Throughout his rambling essay, Putin issues a number of thinly-veiled threats and repeatedly demonstrates his contempt for Ukrainian statehood. Independent Ukraine, he declares, “is entirely the brainchild of the Soviet era, and was to a large extent created at the expense of historical Russian lands.” He argues at length that today’s Ukraine is little more than a Western project designed solely to undermine Russia, and likens Ukraine’s post-Soviet nation-building efforts to weapons of mass destruction. Putin’s most ominous comments are reserved for the final few paragraphs. “I am convinced that true Ukrainian sovereignty is only possible in partnership with Russia,” he notes. “After all, we are one people.”
Despite more than seven years of Russian aggression against Ukraine, many outside observers still struggle to grasp the true nature of the conflict and fail to understand why the Kremlin strongman is prepared to pay such a disproportionately high price to prevent the loss of Ukraine. Since the attack on Ukraine began in early 2014, Russia has been hit by successive waves of sanctions. Meanwhile, the country’s relations with the Western world have entered into a downward spiral of mutual suspicion and hybrid hostilities. What is it about Ukraine that has persuaded Putin to plunge the entire world into a new Cold War?
Putin himself provides part of the answer to this question with his constant references to Ukraine’s central role in Russia’s national story. He appears to sincerely regard Ukraine as an indivisible part of Russia’s historical heartlands, and views the country’s potential defection to the West as the next stage in a Russian retreat that began decades ago with the fall of the Berlin Wall and the collapse of the Soviet Union.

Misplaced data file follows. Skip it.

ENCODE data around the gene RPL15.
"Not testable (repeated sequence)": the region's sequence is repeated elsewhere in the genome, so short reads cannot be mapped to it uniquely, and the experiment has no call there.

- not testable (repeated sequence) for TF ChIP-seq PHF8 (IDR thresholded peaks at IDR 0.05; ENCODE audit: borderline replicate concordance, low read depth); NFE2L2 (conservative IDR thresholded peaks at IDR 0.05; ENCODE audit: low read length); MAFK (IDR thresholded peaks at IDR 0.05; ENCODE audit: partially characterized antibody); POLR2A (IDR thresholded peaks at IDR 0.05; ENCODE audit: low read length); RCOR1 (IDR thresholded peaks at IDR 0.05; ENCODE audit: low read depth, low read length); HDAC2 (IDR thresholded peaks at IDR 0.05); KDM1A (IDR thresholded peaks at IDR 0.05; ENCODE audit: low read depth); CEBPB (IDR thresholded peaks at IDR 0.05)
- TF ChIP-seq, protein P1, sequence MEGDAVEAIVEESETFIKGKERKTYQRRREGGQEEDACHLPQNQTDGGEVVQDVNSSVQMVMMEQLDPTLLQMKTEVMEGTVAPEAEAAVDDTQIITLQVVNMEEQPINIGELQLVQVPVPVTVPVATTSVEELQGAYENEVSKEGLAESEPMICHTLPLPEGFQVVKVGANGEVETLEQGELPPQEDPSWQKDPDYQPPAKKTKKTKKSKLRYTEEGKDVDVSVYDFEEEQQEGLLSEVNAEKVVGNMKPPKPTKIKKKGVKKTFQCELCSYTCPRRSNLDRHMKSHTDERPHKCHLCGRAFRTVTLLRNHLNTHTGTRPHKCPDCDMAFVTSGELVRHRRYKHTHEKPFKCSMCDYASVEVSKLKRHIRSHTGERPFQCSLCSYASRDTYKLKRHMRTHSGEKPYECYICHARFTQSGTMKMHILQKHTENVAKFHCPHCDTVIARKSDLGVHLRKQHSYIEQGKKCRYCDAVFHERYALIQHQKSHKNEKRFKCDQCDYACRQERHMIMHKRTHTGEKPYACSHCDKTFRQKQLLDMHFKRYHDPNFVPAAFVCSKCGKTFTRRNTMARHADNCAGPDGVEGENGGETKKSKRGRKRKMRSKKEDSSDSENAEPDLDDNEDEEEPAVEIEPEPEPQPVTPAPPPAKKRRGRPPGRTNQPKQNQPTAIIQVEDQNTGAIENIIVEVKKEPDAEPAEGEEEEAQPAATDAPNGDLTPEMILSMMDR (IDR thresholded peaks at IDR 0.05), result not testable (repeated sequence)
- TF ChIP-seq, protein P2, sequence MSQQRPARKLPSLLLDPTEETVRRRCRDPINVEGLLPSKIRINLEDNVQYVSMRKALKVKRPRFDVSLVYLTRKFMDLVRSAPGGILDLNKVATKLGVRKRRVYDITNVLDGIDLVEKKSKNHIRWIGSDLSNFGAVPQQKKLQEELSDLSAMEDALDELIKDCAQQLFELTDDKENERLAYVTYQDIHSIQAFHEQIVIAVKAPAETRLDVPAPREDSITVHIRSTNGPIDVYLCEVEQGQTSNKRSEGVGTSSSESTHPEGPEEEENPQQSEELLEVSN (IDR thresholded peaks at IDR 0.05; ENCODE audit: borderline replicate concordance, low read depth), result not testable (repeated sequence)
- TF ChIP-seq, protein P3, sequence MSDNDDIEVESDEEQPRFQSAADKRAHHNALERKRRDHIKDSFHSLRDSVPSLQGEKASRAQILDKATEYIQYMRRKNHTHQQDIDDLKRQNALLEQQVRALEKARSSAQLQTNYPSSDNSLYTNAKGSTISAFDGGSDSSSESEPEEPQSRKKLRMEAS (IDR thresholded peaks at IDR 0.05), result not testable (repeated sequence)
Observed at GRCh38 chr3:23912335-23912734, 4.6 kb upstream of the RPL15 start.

Little has changed during the intervening seven years. Despite overwhelming evidence that his war against Ukraine has been a self-defeating blunder, Putin remains firmly in denial. He refuses to recognize the agency of the Ukrainian people or their increasingly obvious preference for Euro-Atlantic integration, and prefers to blame everything on far-fetched anti-Russian plots allegedly orchestrated by the West.
On numerous occasions since 2014, Putin has directly questioned Ukraine’s historical legitimacy and claimed that much of today’s Ukraine was unjustly taken from Russia. This unambiguously imperialistic approach to Ukraine shines through in his latest essay, which is as close as we are ever likely to get to a declaration of war against the entire notion of Ukrainian statehood.
The Russian leader’s recent article may not signal an imminent escalation in hostilities, but it does underline his continuing preoccupation with Ukraine and unwavering resolve to prevent the country from ever leaving the Kremlin orbit entirely. Putin’s obsession with Ukraine shows no signs of abating and remains one of the greatest threats to international security in the world today.
As long as the current confrontation remains unresolved, the possibility of a major war in Eastern Europe cannot be ruled out. Putin has already demonstrated his readiness to accept today’s Cold War climate as the cost of defending Russia’s claim to Ukraine. Given the right circumstances, he could yet seek a more conventional military solution to his Ukraine problem. his menacing essay is a reminder of the need for strong messages of deterrence from Western leaders.